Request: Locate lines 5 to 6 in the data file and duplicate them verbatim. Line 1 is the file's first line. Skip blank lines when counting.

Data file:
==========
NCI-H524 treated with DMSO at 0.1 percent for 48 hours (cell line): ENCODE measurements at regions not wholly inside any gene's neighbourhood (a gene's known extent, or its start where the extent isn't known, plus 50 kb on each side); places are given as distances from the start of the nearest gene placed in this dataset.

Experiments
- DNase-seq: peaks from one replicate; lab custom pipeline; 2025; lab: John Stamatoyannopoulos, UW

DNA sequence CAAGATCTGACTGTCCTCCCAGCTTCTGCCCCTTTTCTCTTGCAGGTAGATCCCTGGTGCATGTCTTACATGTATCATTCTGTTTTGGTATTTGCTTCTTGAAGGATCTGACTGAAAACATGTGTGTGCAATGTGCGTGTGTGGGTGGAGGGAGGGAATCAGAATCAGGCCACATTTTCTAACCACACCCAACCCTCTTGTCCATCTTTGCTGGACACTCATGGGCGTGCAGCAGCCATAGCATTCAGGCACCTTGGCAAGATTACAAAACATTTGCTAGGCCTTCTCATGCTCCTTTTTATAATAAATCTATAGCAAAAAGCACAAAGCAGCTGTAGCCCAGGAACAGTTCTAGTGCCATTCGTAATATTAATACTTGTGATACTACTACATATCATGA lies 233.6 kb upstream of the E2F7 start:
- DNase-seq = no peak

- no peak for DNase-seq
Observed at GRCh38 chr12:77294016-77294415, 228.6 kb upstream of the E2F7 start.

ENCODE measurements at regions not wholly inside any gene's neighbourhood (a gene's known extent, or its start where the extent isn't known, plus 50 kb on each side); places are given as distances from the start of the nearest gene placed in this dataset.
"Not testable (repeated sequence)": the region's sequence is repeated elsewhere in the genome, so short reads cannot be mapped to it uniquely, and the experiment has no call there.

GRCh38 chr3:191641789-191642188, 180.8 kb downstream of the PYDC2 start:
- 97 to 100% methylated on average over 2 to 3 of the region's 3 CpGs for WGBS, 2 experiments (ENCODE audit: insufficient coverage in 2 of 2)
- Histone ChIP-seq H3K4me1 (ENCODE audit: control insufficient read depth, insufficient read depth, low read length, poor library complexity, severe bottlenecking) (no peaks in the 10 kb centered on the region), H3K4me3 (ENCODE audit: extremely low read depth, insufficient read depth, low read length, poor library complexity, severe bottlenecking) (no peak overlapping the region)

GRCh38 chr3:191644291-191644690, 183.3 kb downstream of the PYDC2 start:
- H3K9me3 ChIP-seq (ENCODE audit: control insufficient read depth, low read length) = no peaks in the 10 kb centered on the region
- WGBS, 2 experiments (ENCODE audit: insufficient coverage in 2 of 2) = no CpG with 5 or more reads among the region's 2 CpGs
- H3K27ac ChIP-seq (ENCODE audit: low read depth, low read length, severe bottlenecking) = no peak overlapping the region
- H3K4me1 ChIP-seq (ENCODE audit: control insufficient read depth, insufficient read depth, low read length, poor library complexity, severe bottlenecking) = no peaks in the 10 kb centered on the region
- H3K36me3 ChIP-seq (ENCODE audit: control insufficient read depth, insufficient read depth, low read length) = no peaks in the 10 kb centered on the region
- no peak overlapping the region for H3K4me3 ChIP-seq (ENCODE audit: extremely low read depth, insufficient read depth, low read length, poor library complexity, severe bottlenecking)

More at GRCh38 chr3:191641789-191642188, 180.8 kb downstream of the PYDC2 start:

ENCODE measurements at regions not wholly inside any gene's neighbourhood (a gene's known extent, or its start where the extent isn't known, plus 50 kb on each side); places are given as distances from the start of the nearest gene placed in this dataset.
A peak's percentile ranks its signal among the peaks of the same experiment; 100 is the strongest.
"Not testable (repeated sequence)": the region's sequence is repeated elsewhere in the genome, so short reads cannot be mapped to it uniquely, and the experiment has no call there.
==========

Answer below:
- DNase-seq = no peak

- no peak for DNase-seq